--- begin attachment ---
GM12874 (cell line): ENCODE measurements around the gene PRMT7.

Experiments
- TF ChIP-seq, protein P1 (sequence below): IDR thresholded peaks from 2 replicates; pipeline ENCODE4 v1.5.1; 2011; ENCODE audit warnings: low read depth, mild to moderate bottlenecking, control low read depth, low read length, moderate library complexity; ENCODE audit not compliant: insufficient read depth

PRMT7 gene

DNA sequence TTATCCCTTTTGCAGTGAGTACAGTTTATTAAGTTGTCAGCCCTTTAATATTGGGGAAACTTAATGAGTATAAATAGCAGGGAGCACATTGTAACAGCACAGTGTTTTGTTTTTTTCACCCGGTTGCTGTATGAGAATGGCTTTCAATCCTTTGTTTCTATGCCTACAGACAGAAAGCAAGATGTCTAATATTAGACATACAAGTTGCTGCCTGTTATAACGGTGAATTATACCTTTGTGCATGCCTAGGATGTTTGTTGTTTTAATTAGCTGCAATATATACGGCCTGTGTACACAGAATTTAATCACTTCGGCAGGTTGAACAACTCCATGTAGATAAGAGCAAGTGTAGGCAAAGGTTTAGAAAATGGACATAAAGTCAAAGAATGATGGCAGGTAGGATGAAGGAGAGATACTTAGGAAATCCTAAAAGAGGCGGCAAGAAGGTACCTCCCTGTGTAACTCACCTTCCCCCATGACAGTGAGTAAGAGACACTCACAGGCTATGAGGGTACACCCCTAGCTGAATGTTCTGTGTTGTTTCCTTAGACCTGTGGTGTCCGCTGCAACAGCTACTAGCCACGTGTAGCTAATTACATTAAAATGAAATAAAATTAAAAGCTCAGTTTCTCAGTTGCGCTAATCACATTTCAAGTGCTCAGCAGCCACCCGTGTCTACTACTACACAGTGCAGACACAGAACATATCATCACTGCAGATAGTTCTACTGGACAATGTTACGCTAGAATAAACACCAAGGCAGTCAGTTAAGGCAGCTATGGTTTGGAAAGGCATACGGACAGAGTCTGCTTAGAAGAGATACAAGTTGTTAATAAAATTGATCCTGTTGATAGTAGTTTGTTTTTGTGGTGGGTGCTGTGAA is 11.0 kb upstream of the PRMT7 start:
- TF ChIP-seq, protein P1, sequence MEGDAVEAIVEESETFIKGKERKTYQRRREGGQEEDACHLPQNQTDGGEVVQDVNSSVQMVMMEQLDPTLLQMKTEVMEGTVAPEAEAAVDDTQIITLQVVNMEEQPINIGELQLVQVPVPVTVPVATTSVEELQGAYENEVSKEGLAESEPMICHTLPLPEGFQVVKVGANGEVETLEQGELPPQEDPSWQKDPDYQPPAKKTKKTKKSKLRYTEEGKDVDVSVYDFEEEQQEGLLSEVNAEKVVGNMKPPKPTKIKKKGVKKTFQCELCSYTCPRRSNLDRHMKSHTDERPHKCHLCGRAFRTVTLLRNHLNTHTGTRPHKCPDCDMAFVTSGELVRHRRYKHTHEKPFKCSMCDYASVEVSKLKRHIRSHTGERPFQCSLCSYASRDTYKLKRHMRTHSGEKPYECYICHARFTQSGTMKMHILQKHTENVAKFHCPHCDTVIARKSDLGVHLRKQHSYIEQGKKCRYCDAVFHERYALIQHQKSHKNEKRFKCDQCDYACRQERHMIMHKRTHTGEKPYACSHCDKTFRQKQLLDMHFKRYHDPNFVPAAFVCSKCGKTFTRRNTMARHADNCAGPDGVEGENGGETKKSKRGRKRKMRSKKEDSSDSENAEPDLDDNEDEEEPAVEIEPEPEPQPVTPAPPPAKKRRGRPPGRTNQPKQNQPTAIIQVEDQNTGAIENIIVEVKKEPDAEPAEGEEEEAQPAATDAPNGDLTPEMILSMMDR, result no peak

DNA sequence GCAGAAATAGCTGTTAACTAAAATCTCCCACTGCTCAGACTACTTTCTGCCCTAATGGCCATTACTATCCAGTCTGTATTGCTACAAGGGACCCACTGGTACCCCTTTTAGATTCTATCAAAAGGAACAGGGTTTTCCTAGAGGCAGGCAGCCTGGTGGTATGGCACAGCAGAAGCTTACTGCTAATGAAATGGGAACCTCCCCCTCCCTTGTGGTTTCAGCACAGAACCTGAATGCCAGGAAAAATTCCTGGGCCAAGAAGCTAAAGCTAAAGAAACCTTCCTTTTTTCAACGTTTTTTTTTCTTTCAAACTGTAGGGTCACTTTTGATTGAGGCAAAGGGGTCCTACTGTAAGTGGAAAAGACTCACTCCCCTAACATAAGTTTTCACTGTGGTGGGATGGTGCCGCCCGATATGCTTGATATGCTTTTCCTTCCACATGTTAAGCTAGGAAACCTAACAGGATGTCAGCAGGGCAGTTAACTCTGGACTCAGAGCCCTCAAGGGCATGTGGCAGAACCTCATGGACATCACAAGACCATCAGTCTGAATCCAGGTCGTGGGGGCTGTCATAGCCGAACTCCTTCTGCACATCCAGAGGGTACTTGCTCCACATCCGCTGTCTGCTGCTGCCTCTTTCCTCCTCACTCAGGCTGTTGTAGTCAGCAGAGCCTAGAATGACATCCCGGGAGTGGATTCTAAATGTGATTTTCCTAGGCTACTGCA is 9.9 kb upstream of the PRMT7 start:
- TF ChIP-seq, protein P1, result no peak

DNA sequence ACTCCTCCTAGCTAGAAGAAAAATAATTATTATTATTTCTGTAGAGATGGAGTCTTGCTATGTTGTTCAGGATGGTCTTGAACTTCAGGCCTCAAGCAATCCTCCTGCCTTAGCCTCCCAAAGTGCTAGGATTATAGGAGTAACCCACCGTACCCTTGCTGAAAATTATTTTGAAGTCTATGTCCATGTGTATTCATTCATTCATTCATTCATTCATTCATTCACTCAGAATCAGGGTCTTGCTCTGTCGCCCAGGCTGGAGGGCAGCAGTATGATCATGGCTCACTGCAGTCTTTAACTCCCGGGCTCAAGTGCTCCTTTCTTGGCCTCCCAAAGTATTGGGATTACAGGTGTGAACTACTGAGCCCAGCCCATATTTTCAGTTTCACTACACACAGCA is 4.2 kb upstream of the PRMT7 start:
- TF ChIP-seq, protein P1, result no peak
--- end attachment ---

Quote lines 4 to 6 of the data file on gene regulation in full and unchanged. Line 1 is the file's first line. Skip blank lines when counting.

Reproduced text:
PRMT7 gene

DNA sequence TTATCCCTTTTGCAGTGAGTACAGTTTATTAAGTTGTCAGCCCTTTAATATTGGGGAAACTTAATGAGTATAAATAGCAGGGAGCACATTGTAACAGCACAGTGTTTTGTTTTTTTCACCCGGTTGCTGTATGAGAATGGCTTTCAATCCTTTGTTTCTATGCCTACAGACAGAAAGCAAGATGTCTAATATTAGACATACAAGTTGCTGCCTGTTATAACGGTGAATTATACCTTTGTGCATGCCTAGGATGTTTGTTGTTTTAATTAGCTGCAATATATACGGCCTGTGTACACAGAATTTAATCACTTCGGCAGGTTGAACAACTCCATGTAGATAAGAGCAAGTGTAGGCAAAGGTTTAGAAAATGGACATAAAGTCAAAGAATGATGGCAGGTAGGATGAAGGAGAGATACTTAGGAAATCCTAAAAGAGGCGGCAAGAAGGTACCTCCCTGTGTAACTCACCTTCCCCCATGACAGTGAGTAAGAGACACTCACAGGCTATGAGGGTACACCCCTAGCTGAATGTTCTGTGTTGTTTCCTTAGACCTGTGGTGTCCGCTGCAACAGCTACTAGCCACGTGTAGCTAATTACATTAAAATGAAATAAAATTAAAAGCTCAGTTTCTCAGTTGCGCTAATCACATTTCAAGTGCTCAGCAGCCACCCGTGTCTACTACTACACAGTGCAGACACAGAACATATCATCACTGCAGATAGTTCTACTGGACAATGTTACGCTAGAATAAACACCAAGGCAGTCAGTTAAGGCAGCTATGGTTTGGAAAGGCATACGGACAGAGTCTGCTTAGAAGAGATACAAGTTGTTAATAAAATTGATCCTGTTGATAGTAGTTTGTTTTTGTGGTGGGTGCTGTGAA is 11.0 kb upstream of the PRMT7 start:
- TF ChIP-seq, protein P1, sequence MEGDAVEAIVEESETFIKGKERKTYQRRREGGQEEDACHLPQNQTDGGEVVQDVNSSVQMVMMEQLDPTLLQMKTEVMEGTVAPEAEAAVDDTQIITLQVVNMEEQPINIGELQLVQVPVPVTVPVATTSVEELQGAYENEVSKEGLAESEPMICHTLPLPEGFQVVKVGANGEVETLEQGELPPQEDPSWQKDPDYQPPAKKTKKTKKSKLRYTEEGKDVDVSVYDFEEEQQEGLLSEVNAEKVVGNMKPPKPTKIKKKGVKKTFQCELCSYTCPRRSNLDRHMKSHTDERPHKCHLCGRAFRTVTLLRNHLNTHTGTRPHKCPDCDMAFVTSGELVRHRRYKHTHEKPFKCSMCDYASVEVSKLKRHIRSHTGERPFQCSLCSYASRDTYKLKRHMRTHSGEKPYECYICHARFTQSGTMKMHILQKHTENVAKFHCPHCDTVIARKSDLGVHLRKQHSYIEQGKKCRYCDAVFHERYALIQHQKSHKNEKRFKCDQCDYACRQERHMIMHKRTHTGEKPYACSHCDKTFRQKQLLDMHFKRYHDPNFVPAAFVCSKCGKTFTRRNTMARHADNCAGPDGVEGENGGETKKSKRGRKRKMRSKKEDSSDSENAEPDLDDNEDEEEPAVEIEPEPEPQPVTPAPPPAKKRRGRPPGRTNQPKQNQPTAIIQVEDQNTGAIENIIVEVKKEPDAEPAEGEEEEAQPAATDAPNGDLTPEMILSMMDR, result no peak